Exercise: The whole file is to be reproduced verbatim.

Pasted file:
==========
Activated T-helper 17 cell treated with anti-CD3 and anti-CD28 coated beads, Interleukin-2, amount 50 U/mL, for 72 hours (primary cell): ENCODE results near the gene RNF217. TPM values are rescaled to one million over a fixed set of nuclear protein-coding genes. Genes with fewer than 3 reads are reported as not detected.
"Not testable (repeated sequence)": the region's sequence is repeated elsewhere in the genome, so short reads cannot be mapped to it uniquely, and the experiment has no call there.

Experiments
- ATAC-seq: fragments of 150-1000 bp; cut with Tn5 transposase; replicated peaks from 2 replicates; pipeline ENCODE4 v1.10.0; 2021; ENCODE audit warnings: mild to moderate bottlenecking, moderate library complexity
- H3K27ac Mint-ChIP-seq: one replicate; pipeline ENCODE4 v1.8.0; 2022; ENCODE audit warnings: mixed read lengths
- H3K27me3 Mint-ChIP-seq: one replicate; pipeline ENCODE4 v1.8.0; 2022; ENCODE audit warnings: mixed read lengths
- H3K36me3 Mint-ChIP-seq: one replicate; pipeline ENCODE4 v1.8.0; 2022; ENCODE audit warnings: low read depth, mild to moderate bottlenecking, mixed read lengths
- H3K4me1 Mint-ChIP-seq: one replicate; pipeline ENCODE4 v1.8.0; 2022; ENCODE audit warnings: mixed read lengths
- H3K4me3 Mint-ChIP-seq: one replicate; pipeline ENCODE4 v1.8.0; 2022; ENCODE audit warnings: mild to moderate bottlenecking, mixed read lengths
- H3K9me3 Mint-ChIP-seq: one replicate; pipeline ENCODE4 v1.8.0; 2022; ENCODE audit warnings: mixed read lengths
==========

Activated T-helper 17 cell treated with anti-CD3 and anti-CD28 coated beads, Interleukin-2, amount 50 U/mL, for 72 hours (primary cell): ENCODE results near the gene RNF217. TPM values are rescaled to one million over a fixed set of nuclear protein-coding genes. Genes with fewer than 3 reads are reported as not detected.
"Not testable (repeated sequence)": the region's sequence is repeated elsewhere in the genome, so short reads cannot be mapped to it uniquely, and the experiment has no call there.

Experiments
- ATAC-seq: fragments of 150-1000 bp; cut with Tn5 transposase; replicated peaks from 2 replicates; pipeline ENCODE4 v1.10.0; 2021; ENCODE audit warnings: mild to moderate bottlenecking, moderate library complexity
- H3K27ac Mint-ChIP-seq: one replicate; pipeline ENCODE4 v1.8.0; 2022; ENCODE audit warnings: mixed read lengths
- H3K27me3 Mint-ChIP-seq: one replicate; pipeline ENCODE4 v1.8.0; 2022; ENCODE audit warnings: mixed read lengths
- H3K36me3 Mint-ChIP-seq: one replicate; pipeline ENCODE4 v1.8.0; 2022; ENCODE audit warnings: low read depth, mild to moderate bottlenecking, mixed read lengths
- H3K4me1 Mint-ChIP-seq: one replicate; pipeline ENCODE4 v1.8.0; 2022; ENCODE audit warnings: mixed read lengths
- H3K4me3 Mint-ChIP-seq: one replicate; pipeline ENCODE4 v1.8.0; 2022; ENCODE audit warnings: mild to moderate bottlenecking, mixed read lengths
- H3K9me3 Mint-ChIP-seq: one replicate; pipeline ENCODE4 v1.8.0; 2022; ENCODE audit warnings: mixed read lengths